My son, Ian, who’s a total punk and a raging butt nugget because he’s 12 and annoying.

My son, Ian, who’s sweet and sensitive and compassionate.

My son, Ian, who has one, tiny soccer trophy that he treasures because one year, one coach bucked the no-trophies-for-losers tradition.

My son, Ian, who is special no matter what the numbers say.

I say that the kid who keeps showing up at the field and at school without a prayer of winning – the kid who participates anyway – that is a kid who deserves a trophy. That is a kid who wins at tenacity, the same way that the gifted athlete wins the game. That kid should be praised and encouraged and, yes, that kid deserves a trophy as a physical reminder that we value the courage it takes to show up and play.

And you know who else deserves a trophy?

You do.

We do.

We mamas. We parents. We caregivers and teachers and friends.

Because, some days, the most courageous thing we do is show up. And then, because we are extraordinary, we work hard. We participate. We win. Sometimes. And we lose, and we lose, and we lose. And the next day, we choose to walk onto life’s field and do it all again.

And that makes us pretty darn special.




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23 responses to “Why My Kid Deserves a Trophy (and You Do, Too)”

  1. I just finished reading two books by Gary Schmidt – okay for now and the wednesday wars. If you havent read them check them out, because even though my boys arent in middle school yet, the way he captures the awkward grace of middle school boys is incredible.

  2. I absolutely agree that “showing up” is often the most courageous thing we can do. But overall, I’m a Trophy Traditionalist. You want to be the best mom you can be for the sake of your kids, when nobody is watching, regardless of the reward.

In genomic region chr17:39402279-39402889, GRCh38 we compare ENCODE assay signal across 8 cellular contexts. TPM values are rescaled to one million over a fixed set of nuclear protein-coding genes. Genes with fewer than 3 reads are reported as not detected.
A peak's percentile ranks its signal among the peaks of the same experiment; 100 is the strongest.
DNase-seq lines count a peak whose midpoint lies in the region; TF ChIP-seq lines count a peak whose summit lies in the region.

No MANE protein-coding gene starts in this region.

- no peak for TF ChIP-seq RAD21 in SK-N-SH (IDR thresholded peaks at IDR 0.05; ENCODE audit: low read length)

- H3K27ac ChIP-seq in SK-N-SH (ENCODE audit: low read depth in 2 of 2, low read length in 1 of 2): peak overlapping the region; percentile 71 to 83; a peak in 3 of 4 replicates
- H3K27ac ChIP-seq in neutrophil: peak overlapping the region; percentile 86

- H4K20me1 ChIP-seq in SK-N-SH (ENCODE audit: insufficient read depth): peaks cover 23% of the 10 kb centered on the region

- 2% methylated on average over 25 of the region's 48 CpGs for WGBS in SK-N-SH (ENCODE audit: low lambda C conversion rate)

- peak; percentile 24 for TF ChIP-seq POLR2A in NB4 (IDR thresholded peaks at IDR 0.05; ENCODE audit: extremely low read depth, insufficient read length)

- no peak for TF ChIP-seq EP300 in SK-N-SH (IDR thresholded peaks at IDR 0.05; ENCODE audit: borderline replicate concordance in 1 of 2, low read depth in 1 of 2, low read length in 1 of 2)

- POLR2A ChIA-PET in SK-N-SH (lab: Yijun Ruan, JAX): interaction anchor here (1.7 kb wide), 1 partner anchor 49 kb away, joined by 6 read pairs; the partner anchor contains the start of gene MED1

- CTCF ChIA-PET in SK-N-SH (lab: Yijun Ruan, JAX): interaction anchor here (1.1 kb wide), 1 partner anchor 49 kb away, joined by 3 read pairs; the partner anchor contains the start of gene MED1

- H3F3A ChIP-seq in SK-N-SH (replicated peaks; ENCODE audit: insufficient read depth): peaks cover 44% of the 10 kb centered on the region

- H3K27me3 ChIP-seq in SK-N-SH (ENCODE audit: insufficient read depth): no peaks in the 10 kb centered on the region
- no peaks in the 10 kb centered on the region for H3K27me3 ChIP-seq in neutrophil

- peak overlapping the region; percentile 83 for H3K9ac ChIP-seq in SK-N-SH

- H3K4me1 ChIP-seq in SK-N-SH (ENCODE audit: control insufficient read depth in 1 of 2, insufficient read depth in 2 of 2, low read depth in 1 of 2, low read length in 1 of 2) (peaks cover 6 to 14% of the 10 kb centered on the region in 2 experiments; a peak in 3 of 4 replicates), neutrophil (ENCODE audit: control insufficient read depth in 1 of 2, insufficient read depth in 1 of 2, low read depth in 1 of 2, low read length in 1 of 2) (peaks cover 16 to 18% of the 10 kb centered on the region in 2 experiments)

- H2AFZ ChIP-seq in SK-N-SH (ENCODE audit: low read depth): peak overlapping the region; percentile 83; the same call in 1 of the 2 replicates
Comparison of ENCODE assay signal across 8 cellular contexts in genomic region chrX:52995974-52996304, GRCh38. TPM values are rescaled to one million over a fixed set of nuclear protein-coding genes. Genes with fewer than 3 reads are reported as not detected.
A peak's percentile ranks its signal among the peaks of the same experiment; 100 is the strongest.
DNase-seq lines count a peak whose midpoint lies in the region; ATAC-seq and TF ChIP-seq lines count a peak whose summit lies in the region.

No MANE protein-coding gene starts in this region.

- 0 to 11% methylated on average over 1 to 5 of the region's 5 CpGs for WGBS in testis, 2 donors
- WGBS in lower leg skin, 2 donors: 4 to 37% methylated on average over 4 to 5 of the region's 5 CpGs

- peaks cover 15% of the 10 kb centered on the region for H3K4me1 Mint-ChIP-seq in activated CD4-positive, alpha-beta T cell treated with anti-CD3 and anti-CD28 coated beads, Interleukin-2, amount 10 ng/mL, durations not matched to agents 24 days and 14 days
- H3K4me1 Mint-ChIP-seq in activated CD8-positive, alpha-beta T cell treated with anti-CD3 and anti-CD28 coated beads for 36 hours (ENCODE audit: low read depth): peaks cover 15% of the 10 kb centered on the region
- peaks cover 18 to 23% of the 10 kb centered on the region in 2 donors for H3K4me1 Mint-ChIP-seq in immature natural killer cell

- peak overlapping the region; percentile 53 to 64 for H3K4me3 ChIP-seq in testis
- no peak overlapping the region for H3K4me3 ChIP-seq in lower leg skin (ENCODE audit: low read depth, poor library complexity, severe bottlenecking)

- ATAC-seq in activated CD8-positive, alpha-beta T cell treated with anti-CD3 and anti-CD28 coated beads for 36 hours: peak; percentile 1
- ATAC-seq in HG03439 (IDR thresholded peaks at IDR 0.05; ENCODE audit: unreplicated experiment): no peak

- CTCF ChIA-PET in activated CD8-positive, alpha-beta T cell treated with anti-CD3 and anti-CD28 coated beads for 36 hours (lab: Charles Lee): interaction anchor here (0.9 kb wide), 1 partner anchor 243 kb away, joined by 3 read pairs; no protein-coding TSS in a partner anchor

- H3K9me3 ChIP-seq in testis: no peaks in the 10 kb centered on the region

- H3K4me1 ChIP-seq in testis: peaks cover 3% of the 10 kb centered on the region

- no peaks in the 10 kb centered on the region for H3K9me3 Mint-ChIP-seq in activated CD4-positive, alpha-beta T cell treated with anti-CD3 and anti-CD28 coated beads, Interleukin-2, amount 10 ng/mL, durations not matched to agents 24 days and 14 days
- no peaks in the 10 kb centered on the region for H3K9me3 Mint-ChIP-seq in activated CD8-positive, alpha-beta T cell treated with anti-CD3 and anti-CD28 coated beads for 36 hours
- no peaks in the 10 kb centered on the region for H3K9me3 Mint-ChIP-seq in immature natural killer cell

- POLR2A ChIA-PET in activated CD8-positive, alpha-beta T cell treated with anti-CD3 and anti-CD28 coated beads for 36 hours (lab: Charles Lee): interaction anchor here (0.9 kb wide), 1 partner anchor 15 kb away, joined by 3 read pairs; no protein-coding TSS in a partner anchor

As a coach I tell my kids “get better every day” without any reference to who is fastest, strongest, or best. It’s about the personal challenge of finding their limitations and strengths, and finding a way to better them. I think the pursuit of the trophy matters more than the trophy itself, and our reactions to the success or failure of the venture is the larger prize. I won a lot of trophies, medals, and ribbons in football, wrestling, and track. They all went in a box, and eventually the box got thrown out. I also came in second, third, fifth, whatever a lot more than I won. Both experiences had great merit.

    Like Vince Lombardi said (c’mon, I’m a football coach, you know I had to) “Winning isn’t a sometime thing, it’s an all the time thing.”

  3. I am not a supporter of trophies. Not at all. I know Ian. I have had many meaningful conversations with Ian, and every time he successfully makes me understand what it is he wants to talk about, he has accomplished something HUGE. He has worked HARD. He has done HIS absolute best. How is a person’s absolute best of less value than the effort other people give to things that come easily to them?

  4. I am a “trophy traditionalist”; I believe that if everyone gets a trophy it negates the specialness of ANY of the trophies. That said, the part about Ian made me cry a little. For a humor blog, this site makes me cry a lot! That’s not a criticism!

  5. My personal take on this comes with a story…
    When I was in high school I ran cross country all four years. Originally it was to get in shape for basketball, but then I decided I didn’t want to play basketball (on the C squad because I couldn’t afford the summer camps), but I kept running. Or should I say jogging.

    See I’ve never been super athletic, just mediocre. But I kept at it and most of the time my coach didn’t care if I didn’t run as far as the other kids. I ran for the same amount of time I just didn’t get all the way to the top of the mountain before he was driving back down. The deal was, I got to turn around when he got to me (after all the other kids had reached his truck and he started back down).